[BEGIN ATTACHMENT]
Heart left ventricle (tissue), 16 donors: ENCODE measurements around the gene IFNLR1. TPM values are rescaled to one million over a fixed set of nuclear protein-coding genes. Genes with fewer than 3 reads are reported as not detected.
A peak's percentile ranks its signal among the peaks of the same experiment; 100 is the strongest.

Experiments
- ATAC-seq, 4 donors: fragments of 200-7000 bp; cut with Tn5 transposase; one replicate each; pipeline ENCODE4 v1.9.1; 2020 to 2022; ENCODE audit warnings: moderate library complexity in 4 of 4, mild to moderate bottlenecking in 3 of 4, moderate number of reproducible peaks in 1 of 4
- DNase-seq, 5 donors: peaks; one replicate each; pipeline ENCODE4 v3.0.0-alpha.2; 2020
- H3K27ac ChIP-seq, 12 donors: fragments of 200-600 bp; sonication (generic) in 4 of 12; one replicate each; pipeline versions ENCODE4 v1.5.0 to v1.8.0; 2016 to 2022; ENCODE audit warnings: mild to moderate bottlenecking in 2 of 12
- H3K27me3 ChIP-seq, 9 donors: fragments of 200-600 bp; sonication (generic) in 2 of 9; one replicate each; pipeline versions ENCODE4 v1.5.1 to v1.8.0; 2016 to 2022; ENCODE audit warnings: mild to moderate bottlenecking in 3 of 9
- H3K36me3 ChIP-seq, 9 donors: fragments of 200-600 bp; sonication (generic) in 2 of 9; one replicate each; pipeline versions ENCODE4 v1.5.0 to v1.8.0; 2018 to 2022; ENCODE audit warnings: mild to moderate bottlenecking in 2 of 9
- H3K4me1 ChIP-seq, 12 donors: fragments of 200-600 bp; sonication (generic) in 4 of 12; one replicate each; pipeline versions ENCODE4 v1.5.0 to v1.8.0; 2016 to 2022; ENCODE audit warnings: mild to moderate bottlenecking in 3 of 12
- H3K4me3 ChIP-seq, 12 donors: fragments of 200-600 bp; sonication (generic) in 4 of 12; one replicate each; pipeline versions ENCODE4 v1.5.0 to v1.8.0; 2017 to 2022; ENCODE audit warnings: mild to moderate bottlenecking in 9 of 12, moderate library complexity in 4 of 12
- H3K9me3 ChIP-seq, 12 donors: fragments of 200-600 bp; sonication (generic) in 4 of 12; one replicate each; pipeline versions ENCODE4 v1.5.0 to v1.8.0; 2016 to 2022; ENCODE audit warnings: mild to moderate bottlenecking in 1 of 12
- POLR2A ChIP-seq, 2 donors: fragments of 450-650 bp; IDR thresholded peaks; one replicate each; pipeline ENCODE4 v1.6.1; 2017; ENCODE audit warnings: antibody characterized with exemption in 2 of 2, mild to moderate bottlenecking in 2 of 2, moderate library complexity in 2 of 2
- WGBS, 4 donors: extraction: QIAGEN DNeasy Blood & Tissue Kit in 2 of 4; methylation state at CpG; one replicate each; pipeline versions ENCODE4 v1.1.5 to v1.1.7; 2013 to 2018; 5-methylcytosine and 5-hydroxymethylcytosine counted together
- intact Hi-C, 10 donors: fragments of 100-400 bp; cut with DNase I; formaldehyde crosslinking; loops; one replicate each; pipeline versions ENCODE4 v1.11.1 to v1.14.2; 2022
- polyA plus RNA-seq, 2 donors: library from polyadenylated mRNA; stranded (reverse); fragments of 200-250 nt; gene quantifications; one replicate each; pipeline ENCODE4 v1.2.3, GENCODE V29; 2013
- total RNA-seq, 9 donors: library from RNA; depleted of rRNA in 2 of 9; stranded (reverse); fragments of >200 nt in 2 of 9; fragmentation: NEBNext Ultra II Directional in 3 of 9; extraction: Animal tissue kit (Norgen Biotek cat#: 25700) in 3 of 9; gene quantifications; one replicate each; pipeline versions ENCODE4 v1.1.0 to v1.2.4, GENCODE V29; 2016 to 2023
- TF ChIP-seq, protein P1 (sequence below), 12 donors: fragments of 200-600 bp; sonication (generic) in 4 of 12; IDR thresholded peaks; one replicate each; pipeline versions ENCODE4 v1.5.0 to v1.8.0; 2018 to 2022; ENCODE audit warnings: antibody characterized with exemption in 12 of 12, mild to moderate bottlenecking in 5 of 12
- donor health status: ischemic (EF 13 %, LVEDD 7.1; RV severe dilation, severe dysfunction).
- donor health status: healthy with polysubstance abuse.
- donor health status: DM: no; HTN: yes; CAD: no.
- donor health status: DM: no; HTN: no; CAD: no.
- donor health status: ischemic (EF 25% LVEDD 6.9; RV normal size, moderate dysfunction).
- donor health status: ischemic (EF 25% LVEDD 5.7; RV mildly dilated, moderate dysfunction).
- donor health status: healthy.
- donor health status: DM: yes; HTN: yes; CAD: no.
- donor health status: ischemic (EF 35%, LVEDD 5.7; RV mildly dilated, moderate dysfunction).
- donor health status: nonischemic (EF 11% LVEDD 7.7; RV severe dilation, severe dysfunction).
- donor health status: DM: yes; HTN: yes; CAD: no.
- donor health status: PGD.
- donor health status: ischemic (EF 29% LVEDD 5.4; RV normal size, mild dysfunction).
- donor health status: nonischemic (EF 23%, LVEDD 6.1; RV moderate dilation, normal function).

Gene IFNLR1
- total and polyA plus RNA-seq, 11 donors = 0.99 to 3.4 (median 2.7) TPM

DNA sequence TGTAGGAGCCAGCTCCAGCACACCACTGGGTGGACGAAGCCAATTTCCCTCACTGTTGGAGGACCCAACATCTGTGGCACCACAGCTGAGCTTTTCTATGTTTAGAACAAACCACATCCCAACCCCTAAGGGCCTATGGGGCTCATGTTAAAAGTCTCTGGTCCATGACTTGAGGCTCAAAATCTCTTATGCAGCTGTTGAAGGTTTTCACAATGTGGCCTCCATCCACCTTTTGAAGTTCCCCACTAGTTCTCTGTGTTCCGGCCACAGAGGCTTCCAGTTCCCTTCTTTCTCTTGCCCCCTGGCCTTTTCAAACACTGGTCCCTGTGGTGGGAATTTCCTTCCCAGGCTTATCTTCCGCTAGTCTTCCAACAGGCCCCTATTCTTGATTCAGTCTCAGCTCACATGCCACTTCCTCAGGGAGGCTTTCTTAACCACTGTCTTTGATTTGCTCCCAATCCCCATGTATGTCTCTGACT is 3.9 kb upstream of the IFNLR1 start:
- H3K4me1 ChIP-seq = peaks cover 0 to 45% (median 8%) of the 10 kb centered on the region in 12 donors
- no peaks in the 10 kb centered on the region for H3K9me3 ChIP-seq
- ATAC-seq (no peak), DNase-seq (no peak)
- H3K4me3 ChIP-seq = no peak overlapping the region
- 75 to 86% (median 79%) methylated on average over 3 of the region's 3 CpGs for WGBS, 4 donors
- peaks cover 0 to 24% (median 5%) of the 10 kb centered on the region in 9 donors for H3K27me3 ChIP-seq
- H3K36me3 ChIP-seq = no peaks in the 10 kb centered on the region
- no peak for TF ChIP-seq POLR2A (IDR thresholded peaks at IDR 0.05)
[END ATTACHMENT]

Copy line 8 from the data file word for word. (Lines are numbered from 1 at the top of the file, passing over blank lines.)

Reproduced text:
- H3K36me3 ChIP-seq, 9 donors: fragments of 200-600 bp; sonication (generic) in 2 of 9; one replicate each; pipeline versions ENCODE4 v1.5.0 to v1.8.0; 2018 to 2022; ENCODE audit warnings: mild to moderate bottlenecking in 2 of 9